Can Asheville neighborhoods be popular and affordable?

A Gentrification study (Alternatives to Gentrification in East of the Riverway) was commissioned by the AARRC in February 2014 with a projected cost to the consultants of $25,000.  The study was completed in July 2014.  The Citizen Times wrote this article about it:

Article Highlights:
  • West End/Clingman, Southside and RAD are already in the "middle" stage of gentrification, a report for the city says.
  • The changes also raise questions about the long-term meaning of the word "arts" in the River Arts District, or RAD, the report found. 
  • Tax values are quadrupling (Roberts Street artist's tax value went from $65,000 in 2001 to $251,000 in 2014)
  • proportion of African Americans fell from 79 percent in 1990 to 56 percent in 2010 while the white population rose from 20.7 percent to 39.4 percent.
  • Pattiy Torno: "It has the potential to be a very serious threat to the River Arts District in terms of allowing it to maintain its reputation as an arts district," 
  • The city gentrification report lists several steps local government could take to create or preserve affordable housing and studio space in the area.
  • Artists who responded to a survey done for the gentrification study generally said they can afford their space now, but worried about how long that will be the case.
Future projects in the area that are likely to make matters worse:
  • Construction of greenways, landscaping, parking and sidewalks along 2.2 miles of Riverside Drive and Lyman Street between Hill Street and Amboy Road.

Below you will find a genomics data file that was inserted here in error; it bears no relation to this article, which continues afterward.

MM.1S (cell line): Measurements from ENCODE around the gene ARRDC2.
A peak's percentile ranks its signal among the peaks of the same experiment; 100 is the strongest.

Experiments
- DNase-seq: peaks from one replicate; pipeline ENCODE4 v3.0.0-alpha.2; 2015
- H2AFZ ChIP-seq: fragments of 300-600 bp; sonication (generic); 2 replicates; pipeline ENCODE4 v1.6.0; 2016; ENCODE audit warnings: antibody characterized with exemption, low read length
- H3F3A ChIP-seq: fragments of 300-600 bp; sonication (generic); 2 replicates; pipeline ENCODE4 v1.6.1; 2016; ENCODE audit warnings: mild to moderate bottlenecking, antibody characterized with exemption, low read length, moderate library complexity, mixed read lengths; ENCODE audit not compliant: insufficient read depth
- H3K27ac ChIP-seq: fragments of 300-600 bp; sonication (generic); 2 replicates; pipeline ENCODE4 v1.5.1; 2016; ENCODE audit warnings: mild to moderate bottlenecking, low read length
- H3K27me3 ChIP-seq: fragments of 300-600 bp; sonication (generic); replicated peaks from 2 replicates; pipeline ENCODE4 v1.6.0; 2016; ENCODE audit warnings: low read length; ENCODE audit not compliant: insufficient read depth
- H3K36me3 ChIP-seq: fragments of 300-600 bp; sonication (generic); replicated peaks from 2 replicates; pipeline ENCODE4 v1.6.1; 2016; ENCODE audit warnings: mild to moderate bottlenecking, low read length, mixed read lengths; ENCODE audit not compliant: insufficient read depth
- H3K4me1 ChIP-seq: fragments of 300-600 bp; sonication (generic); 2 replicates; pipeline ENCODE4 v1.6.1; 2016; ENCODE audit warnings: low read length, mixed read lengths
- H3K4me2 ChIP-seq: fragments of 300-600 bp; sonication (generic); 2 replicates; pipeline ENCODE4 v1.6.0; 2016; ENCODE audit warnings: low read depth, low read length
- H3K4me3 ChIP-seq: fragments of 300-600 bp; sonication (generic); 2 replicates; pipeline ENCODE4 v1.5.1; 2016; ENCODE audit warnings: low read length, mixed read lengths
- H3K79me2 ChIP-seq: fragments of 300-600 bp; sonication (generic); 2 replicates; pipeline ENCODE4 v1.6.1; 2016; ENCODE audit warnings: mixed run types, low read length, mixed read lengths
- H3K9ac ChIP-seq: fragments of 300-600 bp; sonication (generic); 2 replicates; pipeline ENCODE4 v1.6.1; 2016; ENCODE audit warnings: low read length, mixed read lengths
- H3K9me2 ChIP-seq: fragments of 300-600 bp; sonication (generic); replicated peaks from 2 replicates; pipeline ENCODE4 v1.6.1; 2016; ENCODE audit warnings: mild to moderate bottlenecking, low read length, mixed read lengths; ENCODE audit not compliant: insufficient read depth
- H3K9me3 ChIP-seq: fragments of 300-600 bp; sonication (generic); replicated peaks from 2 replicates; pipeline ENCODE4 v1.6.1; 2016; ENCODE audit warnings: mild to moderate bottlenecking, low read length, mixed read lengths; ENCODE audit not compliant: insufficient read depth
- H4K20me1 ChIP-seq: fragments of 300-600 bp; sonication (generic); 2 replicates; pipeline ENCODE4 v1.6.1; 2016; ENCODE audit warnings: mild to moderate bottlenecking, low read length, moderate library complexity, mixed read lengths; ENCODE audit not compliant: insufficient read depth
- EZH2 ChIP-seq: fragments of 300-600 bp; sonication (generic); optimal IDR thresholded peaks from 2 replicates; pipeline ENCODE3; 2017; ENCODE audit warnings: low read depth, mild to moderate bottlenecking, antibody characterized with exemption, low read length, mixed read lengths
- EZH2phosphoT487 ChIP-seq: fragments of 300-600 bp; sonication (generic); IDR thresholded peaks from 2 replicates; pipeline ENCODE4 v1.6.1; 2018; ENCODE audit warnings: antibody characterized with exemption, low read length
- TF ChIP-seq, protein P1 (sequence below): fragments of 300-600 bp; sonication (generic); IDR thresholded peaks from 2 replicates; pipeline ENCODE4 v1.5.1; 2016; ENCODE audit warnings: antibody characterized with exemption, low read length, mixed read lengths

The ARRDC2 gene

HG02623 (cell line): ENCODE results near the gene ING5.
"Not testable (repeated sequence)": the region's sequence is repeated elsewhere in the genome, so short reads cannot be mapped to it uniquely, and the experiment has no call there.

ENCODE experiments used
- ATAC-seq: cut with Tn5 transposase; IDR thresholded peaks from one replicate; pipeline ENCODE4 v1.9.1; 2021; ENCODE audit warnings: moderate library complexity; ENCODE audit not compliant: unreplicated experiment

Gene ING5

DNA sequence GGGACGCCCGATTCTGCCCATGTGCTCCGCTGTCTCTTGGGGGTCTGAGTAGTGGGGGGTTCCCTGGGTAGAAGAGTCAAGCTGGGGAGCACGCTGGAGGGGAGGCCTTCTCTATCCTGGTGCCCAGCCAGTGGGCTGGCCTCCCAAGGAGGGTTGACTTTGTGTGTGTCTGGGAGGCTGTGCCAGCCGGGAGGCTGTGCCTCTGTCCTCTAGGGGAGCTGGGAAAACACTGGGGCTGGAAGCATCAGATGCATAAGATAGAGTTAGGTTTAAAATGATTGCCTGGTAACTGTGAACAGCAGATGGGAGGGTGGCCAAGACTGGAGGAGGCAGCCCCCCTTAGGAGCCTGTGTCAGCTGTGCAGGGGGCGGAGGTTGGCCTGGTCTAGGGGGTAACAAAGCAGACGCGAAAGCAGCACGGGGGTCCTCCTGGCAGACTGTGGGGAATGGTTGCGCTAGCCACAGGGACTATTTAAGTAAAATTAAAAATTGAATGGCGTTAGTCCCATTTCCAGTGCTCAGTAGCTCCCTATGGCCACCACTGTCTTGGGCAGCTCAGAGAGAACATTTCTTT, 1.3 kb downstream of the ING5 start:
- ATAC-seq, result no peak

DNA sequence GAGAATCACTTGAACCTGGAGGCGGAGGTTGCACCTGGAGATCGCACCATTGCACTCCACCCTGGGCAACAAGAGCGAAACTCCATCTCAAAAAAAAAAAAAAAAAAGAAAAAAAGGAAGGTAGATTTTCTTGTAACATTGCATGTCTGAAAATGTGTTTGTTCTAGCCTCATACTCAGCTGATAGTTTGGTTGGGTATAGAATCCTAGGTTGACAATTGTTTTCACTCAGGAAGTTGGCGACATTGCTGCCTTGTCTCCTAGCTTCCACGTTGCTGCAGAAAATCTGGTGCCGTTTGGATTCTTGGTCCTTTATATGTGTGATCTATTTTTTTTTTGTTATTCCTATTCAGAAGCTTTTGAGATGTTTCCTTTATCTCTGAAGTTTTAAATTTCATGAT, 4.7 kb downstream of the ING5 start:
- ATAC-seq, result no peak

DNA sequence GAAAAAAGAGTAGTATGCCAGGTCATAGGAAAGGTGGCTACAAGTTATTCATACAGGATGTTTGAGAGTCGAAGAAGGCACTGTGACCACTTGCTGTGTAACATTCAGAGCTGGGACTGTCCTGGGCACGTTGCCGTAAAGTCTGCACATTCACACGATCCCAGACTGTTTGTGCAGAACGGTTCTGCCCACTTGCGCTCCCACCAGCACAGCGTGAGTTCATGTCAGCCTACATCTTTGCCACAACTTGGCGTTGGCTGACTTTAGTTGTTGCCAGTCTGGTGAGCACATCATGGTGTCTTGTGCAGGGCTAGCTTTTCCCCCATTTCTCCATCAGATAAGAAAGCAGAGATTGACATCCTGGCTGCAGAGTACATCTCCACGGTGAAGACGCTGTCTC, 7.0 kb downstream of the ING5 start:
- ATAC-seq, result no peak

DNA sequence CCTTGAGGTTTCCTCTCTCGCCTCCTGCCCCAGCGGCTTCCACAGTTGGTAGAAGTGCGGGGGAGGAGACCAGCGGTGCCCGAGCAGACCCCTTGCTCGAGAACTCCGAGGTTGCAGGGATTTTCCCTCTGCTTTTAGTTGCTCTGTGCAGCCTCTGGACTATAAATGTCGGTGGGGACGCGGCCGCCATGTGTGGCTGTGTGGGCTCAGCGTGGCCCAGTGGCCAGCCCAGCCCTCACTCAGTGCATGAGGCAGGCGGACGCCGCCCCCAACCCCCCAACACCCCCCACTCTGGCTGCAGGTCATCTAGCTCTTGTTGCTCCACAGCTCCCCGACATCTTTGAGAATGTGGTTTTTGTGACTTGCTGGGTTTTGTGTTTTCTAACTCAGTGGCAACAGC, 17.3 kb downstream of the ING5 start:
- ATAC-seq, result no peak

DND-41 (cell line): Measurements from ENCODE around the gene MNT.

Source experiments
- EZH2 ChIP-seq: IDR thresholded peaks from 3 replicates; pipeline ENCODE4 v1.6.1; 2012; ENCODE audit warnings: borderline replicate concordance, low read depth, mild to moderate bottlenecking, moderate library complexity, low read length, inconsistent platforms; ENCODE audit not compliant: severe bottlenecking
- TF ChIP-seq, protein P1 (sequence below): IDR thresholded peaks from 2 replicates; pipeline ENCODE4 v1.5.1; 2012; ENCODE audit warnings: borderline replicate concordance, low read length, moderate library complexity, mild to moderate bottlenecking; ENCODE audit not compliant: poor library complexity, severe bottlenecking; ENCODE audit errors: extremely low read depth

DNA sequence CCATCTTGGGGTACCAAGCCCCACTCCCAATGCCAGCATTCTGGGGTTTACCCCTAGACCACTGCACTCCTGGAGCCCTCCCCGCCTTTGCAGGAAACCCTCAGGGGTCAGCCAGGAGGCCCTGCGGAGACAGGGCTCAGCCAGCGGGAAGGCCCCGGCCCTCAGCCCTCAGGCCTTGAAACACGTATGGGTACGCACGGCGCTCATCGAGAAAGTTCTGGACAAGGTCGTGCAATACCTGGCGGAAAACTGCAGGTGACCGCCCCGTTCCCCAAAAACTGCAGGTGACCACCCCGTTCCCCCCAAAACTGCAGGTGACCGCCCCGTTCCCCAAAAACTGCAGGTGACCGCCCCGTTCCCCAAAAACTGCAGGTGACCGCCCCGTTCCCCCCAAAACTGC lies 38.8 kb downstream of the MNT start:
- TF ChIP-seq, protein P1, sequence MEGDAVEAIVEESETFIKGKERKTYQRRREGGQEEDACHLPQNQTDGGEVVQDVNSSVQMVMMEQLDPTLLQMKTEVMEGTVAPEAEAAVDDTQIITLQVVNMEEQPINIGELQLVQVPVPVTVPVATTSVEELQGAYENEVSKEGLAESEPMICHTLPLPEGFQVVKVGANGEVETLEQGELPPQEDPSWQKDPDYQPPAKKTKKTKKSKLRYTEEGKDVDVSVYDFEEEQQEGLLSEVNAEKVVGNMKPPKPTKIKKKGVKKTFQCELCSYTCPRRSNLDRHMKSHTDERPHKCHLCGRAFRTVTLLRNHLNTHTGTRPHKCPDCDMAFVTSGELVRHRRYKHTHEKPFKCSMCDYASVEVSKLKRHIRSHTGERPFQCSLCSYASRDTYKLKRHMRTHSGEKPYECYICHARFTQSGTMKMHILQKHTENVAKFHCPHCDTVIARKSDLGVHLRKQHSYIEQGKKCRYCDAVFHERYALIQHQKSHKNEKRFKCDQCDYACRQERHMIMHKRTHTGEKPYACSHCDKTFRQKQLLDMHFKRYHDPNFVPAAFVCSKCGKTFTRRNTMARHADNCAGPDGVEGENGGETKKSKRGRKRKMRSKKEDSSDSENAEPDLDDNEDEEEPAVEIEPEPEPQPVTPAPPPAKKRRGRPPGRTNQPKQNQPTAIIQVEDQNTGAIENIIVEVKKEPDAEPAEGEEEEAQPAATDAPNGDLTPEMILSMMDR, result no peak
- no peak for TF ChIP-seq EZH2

• A greenway paralleling Clingman Avenue.
  • A greenway paralleling Town Branch, running from Depot Street east to McDowell Street.
  • RAD Lofts, a complex with 209 apartments and retail and office space on the former Dave Steel site between Clingman Avenue Extension and Roberts Street.
  • New Belgium Brewing's brewery and tasting center on the west bank of the French Broad River.
  • Street improvements on Craven Street near the New Belgium site and a greenway along the river in that area.
  • A roundabout at the intersection of Clingman Avenue Extension, Roberts Street and Lyman Street. 
Citizen Times / August 20, 2014
Can Asheville neighborhoods be popular and affordable?


After finishing his yard, one of JoAnn Skinner's Clingman Avenue neighbors used to roll his lawn mower down the street and, free of charge, cut the patch of grass in front of her house.

The man and his wife are gone now, and Skinner doesn't even know the names of some of her neighbors on Clingman, which connects downtown with the bustling River Arts District.

"They passed on. Their children went to college" and aren't coming back, she said. In many families with roots in the West End/Clingman Avenue neighborhood, "The children don't see a future for them in Asheville. It's basically a tourist town."

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